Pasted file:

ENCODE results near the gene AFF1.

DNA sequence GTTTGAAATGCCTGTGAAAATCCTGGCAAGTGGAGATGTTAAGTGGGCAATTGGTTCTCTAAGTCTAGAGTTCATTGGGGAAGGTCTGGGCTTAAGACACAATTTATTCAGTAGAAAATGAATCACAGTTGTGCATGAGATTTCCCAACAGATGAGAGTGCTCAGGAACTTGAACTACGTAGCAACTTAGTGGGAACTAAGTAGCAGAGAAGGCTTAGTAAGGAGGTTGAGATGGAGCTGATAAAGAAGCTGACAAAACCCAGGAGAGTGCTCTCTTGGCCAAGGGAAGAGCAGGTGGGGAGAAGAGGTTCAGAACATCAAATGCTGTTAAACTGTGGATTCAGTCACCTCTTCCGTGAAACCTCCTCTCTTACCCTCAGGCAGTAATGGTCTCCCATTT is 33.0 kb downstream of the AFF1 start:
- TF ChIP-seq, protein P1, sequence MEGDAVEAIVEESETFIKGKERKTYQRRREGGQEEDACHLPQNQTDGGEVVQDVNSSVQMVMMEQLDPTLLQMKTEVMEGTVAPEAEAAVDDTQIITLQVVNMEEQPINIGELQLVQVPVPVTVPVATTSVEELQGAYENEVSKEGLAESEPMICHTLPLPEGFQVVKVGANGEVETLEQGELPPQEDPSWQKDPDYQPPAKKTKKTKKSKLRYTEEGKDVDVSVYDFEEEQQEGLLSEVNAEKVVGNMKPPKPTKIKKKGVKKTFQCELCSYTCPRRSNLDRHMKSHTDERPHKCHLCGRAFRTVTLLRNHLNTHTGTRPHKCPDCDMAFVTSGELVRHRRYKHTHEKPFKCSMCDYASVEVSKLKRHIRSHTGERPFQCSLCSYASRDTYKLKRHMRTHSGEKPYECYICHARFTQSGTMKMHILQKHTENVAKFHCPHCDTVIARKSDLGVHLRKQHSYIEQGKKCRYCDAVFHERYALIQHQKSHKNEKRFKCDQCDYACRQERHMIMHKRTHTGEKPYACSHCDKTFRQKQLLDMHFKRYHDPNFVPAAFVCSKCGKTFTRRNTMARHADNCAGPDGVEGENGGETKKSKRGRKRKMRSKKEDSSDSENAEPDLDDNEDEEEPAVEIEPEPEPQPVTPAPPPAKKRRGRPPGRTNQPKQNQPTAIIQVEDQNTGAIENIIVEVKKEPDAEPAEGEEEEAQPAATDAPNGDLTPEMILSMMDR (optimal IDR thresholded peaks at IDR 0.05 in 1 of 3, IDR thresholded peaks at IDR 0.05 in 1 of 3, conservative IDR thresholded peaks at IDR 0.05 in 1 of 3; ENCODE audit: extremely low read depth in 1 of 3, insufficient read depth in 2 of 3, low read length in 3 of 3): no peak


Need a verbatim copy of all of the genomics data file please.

ENCODE results near the gene AFF1.

DNA sequence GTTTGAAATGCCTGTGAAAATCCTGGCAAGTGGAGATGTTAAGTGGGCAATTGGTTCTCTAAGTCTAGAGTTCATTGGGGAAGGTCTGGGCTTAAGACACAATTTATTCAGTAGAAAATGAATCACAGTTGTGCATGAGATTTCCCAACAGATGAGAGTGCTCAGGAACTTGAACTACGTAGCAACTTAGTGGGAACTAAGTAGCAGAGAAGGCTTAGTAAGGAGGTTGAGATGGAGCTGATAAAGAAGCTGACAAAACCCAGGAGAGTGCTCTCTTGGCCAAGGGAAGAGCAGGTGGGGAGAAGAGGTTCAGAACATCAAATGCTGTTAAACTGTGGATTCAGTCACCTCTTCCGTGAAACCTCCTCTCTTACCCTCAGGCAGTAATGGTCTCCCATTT is 33.0 kb downstream of the AFF1 start:
- TF ChIP-seq, protein P1, sequence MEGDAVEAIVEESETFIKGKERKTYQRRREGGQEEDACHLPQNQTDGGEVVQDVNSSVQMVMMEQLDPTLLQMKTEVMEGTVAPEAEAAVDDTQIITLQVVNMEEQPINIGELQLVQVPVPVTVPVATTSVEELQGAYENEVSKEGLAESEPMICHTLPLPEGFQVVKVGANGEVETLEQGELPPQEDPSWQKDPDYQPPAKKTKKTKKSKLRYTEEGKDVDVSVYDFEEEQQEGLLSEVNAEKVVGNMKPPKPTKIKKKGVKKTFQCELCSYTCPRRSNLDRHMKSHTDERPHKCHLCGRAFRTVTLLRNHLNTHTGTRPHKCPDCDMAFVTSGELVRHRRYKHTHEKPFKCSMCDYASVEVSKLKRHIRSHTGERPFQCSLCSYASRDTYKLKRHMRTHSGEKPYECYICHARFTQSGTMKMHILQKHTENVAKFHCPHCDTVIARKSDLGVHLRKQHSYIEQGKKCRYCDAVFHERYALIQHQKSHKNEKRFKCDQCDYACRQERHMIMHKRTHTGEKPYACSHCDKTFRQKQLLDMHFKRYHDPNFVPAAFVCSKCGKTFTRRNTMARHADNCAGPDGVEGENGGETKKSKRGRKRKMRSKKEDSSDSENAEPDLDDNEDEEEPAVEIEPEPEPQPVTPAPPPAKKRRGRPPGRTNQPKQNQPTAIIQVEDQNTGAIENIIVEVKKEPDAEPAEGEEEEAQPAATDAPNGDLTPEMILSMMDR (optimal IDR thresholded peaks at IDR 0.05 in 1 of 3, IDR thresholded peaks at IDR 0.05 in 1 of 3, conservative IDR thresholded peaks at IDR 0.05 in 1 of 3; ENCODE audit: extremely low read depth in 1 of 3, insufficient read depth in 2 of 3, low read length in 3 of 3): no peak